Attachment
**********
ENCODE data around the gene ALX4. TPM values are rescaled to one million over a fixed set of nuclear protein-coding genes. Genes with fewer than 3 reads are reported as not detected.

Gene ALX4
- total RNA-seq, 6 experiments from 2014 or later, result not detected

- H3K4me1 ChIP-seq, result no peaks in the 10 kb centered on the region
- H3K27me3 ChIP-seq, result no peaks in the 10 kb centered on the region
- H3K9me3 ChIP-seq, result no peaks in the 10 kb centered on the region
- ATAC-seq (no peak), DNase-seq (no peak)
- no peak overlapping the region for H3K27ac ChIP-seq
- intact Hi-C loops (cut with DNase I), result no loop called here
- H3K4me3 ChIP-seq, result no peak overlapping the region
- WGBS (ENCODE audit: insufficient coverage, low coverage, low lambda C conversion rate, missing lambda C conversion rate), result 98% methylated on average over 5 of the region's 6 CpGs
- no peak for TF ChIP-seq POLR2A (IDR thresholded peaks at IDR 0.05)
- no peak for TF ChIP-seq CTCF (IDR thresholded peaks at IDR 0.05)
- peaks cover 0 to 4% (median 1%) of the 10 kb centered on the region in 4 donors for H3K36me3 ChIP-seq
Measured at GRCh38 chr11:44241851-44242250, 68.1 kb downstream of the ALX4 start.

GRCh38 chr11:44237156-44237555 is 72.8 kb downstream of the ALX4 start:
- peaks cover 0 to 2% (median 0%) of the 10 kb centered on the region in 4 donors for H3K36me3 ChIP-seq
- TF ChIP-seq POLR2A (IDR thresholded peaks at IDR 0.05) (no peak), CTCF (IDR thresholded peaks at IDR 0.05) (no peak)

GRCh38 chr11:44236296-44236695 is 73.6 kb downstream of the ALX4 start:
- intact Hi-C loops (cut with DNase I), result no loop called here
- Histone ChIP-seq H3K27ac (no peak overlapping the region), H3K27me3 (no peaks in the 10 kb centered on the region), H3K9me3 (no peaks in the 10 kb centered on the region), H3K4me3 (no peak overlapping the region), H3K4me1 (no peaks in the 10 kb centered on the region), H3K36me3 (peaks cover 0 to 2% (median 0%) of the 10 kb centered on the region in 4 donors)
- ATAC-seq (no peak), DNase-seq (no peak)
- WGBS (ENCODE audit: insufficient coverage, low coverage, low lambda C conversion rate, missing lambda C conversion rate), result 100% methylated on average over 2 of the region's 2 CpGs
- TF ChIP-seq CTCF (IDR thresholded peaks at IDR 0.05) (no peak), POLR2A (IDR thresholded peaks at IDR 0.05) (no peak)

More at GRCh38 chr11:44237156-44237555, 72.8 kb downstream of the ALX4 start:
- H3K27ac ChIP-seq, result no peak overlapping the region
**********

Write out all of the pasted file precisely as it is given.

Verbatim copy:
ENCODE data around the gene ALX4. TPM values are rescaled to one million over a fixed set of nuclear protein-coding genes. Genes with fewer than 3 reads are reported as not detected.

Gene ALX4
- total RNA-seq, 6 experiments from 2014 or later, result not detected

- H3K4me1 ChIP-seq, result no peaks in the 10 kb centered on the region
- H3K27me3 ChIP-seq, result no peaks in the 10 kb centered on the region
- H3K9me3 ChIP-seq, result no peaks in the 10 kb centered on the region
- ATAC-seq (no peak), DNase-seq (no peak)
- no peak overlapping the region for H3K27ac ChIP-seq
- intact Hi-C loops (cut with DNase I), result no loop called here
- H3K4me3 ChIP-seq, result no peak overlapping the region
- WGBS (ENCODE audit: insufficient coverage, low coverage, low lambda C conversion rate, missing lambda C conversion rate), result 98% methylated on average over 5 of the region's 6 CpGs
- no peak for TF ChIP-seq POLR2A (IDR thresholded peaks at IDR 0.05)
- no peak for TF ChIP-seq CTCF (IDR thresholded peaks at IDR 0.05)
- peaks cover 0 to 4% (median 1%) of the 10 kb centered on the region in 4 donors for H3K36me3 ChIP-seq
Measured at GRCh38 chr11:44241851-44242250, 68.1 kb downstream of the ALX4 start.

GRCh38 chr11:44237156-44237555 is 72.8 kb downstream of the ALX4 start:
- peaks cover 0 to 2% (median 0%) of the 10 kb centered on the region in 4 donors for H3K36me3 ChIP-seq
- TF ChIP-seq POLR2A (IDR thresholded peaks at IDR 0.05) (no peak), CTCF (IDR thresholded peaks at IDR 0.05) (no peak)

GRCh38 chr11:44236296-44236695 is 73.6 kb downstream of the ALX4 start:
- intact Hi-C loops (cut with DNase I), result no loop called here
- Histone ChIP-seq H3K27ac (no peak overlapping the region), H3K27me3 (no peaks in the 10 kb centered on the region), H3K9me3 (no peaks in the 10 kb centered on the region), H3K4me3 (no peak overlapping the region), H3K4me1 (no peaks in the 10 kb centered on the region), H3K36me3 (peaks cover 0 to 2% (median 0%) of the 10 kb centered on the region in 4 donors)
- ATAC-seq (no peak), DNase-seq (no peak)
- WGBS (ENCODE audit: insufficient coverage, low coverage, low lambda C conversion rate, missing lambda C conversion rate), result 100% methylated on average over 2 of the region's 2 CpGs
- TF ChIP-seq CTCF (IDR thresholded peaks at IDR 0.05) (no peak), POLR2A (IDR thresholded peaks at IDR 0.05) (no peak)

More at GRCh38 chr11:44237156-44237555, 72.8 kb downstream of the ALX4 start:
- H3K27ac ChIP-seq, result no peak overlapping the region